Creating a Small Business Digital Contingency Plan is very important. Read on to learn about the plans you need to make.
We have written posts about preparing for your digital afterlife for individuals, but based on our experience, small businesses need to prepare better too.
Intuit has written this article about small business contingency plans. At SDM we focus on the digital aspects that we have experienced.
In this blog post you will learn what kinds of information to include in these plans, and who might need access.
The first task is to list the businesses you access online. These businesses will probably fall into several main categories.
Financial information might include banks, loans, accounting software, payment processing, and payroll processing.
Business information might include insurance, utilities, suppliers, and subscriptions to cloud services or software. Google, Microsoft, and Dropbox are examples in this category.
Customer information could include CRM software, or cloud storage for your customer database.
Website information includes who your domain is purchased from, and where your website is hosted. Your Email host is another important one. The same should be included for newsletters if you send those.
It may be useful to keep an organizational password manager to store these in. This would allow the sharing of one password when needed instead of each of them individually.
How you do business
For every one of those passwords, there should be a short description about how you do business with that organization. Your small business contingency plan includes emails and phone numbers that are used for security measures. You need to avoid a security code going to a cell phone the organization doesn’t have access to anymore.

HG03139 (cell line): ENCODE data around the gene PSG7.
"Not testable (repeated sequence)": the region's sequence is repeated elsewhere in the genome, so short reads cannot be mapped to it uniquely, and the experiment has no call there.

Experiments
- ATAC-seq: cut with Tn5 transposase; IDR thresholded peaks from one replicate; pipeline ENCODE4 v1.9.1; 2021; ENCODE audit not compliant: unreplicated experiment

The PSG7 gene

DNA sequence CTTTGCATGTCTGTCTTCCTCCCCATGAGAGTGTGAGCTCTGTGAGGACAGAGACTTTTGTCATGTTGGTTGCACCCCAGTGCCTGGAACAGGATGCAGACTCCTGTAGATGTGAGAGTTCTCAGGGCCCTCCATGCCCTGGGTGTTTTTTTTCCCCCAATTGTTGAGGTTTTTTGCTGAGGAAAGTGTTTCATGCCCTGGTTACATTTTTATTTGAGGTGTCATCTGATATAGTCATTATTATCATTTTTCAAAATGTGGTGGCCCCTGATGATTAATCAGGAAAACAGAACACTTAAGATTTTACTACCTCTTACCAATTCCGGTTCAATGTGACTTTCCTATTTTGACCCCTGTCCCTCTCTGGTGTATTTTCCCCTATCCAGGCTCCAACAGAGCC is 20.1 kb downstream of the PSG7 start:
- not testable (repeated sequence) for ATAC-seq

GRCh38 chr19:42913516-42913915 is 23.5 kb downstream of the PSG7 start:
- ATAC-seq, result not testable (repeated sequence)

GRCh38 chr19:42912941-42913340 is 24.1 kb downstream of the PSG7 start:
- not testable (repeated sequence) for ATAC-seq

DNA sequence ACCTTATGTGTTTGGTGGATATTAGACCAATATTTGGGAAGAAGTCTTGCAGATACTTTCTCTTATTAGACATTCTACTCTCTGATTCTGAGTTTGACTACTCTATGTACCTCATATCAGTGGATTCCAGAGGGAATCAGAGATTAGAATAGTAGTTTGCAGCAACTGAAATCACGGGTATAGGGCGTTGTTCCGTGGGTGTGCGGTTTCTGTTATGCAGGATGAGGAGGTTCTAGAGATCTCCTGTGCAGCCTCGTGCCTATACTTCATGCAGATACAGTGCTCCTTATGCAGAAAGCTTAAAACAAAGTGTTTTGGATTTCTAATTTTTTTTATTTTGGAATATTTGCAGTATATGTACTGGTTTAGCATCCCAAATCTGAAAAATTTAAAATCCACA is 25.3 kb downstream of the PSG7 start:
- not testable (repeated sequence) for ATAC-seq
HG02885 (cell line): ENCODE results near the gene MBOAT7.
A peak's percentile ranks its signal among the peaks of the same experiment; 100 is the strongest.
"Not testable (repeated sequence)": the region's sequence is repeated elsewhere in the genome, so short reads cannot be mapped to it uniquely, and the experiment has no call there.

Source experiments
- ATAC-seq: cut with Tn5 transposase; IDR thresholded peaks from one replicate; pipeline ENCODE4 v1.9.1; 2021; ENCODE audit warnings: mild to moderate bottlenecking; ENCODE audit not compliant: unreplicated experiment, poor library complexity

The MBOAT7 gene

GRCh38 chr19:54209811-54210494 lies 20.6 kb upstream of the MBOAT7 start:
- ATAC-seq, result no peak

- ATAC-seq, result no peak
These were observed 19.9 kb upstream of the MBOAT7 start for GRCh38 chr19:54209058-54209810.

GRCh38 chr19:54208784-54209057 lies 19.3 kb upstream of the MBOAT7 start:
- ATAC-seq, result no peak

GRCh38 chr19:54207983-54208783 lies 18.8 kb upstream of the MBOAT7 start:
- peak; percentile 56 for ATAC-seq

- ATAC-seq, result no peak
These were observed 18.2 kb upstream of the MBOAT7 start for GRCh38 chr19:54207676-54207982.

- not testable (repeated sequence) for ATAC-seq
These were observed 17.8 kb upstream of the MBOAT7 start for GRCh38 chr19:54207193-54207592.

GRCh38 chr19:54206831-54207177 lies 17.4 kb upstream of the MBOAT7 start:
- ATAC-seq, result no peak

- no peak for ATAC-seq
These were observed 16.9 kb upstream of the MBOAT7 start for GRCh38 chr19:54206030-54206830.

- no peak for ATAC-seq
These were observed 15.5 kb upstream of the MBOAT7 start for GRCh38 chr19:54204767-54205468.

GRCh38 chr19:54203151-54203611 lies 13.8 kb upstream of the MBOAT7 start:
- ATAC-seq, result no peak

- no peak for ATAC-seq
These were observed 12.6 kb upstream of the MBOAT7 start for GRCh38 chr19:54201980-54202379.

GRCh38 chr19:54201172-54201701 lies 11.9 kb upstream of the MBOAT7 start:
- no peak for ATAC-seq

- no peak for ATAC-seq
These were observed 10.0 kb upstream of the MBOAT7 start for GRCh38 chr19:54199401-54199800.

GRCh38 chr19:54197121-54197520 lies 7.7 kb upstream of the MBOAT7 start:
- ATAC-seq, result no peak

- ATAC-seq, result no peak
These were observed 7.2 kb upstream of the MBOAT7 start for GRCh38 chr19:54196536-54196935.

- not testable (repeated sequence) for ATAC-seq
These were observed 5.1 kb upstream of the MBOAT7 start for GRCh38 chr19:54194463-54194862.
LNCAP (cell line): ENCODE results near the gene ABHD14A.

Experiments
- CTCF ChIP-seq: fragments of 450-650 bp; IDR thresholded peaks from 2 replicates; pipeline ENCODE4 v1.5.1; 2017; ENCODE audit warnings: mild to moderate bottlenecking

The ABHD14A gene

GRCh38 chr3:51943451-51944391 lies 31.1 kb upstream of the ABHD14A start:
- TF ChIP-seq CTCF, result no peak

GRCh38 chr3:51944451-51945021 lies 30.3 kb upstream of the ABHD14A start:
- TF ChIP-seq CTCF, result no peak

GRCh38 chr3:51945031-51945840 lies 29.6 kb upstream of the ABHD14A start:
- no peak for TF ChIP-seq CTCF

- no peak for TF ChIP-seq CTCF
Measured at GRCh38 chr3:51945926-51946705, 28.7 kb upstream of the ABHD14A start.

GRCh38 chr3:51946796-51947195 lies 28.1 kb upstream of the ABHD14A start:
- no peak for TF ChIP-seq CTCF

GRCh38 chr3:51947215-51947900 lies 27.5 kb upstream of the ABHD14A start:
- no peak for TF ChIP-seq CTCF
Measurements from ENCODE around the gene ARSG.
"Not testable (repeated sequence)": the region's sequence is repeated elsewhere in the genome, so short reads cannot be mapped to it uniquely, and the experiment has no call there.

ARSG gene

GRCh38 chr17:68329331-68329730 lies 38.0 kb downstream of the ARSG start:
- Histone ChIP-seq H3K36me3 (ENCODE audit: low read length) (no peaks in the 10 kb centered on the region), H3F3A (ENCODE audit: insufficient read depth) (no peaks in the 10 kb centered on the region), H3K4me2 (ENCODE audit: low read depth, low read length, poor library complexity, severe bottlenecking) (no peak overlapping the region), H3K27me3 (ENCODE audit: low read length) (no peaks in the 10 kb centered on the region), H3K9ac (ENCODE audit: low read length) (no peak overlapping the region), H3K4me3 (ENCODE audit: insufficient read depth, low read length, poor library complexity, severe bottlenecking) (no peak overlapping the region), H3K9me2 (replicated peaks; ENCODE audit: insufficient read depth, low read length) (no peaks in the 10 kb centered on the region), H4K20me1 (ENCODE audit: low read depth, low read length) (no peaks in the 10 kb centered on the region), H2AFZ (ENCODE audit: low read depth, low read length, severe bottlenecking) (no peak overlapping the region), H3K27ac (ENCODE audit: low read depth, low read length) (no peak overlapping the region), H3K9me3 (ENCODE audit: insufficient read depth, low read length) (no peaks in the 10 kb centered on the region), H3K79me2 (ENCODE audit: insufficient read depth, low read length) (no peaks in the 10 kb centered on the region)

How detailed these instructions need to be will depend on how reliant you are on these services. It will also depend on how knowledgeable your organization is.
Who should have a copy of the digital contingency plan
This is almost as important as having the information collected in the first place. Each type of information needs it’s own plan. First, consider the information to be institutional knowledge. The organization should have a copy of this information. Too often, organizations are unaware of the accounts they rely on because workers have created and manage them.
Someone outside the organization should know how to access this information in case the owner or President becomes unavailable. That person should know which information goes to which person in order to continue the organization’s work.
Some of the information in your digital contingency plan will be held by multiple people. Organizations should think about training additional people in the basics of using these kinds of information. Where and how to access the back end of the website for updates is a great example.
At SDM, we have helped many small business and nonprofit organizations try to get back into websites or email accounts. Sometimes successfully and sometimes not. Everyone needs to have a plan in case the worst happens and the person doing the job now is not available in the future.
If you would like help creating a small business digital contingency plan, just call or email and we’ll be happy to assist you! If you have specific questions, or if our terminology isn’t clear, please use our contact form to send us a message. Thank you!